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Nat Nanotechnol. 2015 Apr;10(4):339-44. doi: 10.1038/nnano.2015.32. Epub 2015 Mar 30.

Inertial imaging with nanomechanical systems.

Author information

1
1] Kavli Nanoscience Institute and Departments of Physics &Applied Physics and Biological Engineering, California Institute of Technology, Pasadena, California 91125, USA [2] Department of Mechanical Engineering and National Nanotechnology Research Center (UNAM), Bilkent University, Ankara 06800, Turkey.
2
Kavli Nanoscience Institute and Departments of Physics &Applied Physics and Biological Engineering, California Institute of Technology, Pasadena, California 91125, USA.
3
Bio21 Institute &School of Chemistry, The University of Melbourne, Victoria 3010, Australia.
4
1] Kavli Nanoscience Institute and Departments of Physics &Applied Physics and Biological Engineering, California Institute of Technology, Pasadena, California 91125, USA [2] School of Mathematics and Statistics, The University of Melbourne, Victoria 3010, Australia.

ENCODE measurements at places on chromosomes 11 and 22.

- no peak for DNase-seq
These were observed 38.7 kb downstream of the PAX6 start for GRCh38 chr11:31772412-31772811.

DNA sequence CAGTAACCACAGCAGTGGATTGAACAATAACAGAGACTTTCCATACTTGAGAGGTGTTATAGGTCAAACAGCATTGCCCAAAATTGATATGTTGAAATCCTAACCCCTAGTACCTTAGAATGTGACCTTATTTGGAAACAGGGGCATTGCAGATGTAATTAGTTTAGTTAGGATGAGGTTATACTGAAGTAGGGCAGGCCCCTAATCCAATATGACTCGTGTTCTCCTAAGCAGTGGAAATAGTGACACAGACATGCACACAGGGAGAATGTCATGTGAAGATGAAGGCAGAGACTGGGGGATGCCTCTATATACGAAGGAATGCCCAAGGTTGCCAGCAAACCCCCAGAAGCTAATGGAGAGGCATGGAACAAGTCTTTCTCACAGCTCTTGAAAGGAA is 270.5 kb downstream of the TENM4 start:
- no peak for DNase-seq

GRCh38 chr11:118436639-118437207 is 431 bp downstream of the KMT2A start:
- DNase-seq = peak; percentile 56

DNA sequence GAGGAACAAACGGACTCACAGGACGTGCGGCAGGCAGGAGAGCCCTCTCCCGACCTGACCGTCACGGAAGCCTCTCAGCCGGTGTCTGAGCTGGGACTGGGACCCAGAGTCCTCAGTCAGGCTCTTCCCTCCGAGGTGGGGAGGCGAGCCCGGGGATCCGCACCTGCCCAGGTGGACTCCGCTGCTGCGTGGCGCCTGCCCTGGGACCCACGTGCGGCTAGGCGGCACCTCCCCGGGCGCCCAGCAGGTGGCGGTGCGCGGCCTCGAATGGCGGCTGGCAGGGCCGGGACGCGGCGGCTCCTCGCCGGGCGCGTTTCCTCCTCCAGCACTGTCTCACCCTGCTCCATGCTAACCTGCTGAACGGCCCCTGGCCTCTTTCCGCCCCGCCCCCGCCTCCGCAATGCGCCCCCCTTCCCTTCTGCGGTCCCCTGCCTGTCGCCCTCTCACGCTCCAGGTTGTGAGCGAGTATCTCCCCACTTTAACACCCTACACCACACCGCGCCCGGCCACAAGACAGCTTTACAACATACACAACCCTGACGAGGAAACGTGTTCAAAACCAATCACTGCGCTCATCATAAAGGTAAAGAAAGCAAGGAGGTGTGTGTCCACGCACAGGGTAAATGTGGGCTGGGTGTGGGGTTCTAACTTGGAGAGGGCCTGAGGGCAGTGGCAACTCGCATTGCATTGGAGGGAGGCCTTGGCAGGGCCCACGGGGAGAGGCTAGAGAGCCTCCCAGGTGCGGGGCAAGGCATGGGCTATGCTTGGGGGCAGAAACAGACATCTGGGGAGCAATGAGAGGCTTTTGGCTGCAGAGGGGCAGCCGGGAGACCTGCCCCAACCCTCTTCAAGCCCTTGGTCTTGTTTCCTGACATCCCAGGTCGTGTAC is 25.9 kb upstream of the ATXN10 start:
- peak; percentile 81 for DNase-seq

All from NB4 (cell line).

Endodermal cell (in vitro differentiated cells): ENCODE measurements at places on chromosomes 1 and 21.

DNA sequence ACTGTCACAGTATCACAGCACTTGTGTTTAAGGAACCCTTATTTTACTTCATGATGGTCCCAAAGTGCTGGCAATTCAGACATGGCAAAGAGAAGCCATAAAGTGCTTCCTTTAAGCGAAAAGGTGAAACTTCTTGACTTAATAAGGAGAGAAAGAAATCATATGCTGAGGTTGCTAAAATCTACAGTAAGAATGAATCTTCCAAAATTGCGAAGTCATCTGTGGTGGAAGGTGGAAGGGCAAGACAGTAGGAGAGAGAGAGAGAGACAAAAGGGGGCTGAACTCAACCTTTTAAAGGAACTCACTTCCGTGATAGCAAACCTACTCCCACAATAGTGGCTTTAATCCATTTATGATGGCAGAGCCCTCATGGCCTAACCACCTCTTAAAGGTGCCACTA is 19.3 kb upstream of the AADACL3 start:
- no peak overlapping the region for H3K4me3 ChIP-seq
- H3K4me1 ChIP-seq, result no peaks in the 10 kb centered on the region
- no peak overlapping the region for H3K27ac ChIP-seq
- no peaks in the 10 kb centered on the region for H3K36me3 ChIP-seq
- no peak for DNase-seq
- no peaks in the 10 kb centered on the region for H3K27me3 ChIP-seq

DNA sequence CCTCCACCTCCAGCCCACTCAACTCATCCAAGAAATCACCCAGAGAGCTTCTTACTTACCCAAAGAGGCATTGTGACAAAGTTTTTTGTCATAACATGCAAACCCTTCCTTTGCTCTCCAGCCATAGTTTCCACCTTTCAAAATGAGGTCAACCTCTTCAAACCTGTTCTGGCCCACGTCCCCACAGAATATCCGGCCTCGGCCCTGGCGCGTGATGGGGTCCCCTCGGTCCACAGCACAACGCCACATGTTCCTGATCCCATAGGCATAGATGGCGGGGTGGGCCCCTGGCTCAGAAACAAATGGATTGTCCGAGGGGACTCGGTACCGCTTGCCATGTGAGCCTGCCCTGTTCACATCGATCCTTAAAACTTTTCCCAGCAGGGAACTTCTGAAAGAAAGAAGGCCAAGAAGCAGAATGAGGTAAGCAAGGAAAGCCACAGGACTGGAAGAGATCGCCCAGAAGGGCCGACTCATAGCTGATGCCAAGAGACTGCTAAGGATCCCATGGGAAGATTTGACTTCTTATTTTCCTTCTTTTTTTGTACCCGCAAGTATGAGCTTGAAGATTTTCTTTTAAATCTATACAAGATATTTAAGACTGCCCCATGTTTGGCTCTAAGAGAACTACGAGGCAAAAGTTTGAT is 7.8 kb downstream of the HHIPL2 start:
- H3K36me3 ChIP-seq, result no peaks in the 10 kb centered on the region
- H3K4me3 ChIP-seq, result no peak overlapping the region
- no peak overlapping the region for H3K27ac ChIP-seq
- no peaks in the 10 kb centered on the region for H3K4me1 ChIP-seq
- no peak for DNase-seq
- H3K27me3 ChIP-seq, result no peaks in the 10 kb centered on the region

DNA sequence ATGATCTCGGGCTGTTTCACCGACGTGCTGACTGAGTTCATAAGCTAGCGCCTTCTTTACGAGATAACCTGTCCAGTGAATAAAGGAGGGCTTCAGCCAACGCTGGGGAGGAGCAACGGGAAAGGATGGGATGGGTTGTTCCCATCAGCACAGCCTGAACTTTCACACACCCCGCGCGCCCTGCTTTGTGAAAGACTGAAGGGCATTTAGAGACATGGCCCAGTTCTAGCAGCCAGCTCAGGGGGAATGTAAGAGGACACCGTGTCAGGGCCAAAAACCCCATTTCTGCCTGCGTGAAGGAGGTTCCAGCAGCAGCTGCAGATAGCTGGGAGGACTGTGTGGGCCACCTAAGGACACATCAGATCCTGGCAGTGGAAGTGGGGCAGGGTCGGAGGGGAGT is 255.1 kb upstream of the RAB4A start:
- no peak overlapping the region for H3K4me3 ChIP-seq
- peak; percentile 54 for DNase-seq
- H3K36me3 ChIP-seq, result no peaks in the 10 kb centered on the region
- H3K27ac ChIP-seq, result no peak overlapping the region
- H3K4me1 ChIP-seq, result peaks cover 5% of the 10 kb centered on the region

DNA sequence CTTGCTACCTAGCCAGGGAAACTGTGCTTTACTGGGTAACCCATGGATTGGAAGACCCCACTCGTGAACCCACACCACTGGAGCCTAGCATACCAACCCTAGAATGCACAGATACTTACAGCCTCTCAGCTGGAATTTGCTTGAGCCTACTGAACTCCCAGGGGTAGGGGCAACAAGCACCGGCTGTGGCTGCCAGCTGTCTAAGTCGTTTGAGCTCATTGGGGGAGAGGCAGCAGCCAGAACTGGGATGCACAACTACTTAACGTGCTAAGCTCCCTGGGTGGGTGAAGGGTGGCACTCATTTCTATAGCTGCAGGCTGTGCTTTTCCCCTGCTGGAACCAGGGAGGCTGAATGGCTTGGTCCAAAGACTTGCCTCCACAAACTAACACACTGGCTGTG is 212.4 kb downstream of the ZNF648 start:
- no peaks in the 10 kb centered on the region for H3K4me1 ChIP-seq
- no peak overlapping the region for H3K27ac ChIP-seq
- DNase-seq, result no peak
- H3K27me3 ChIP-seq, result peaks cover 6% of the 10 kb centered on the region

Abstract

Mass sensing with nanoelectromechanical systems has advanced significantly during the last decade. With nanoelectromechanical systems sensors it is now possible to carry out ultrasensitive detection of gaseous analytes, to achieve atomic-scale mass resolution and to perform mass spectrometry on single proteins. Here, we demonstrate that the spatial distribution of mass within an individual analyte can be imaged--in real time and at the molecular scale--when it adsorbs onto a nanomechanical resonator. Each single-molecule adsorption event induces discrete, time-correlated perturbations to all modal frequencies of the device. We show that by continuously monitoring a multiplicity of vibrational modes, the spatial moments of mass distribution can be deduced for individual analytes, one-by-one, as they adsorb. We validate this method for inertial imaging, using both experimental measurements of multimode frequency shifts and numerical simulations, to analyse the inertial mass, position of adsorption and the size and shape of individual analytes. Unlike conventional imaging, the minimum analyte size detectable through nanomechanical inertial imaging is not limited by wavelength-dependent diffraction phenomena. Instead, frequency fluctuation processes determine the ultimate attainable resolution. Advanced nanoelectromechanical devices appear capable of resolving molecular-scale analytes.

PMID:
25822931
PMCID:
PMC5283574
DOI:
10.1038/nnano.2015.32
[Indexed for MEDLINE]
Free PMC Article

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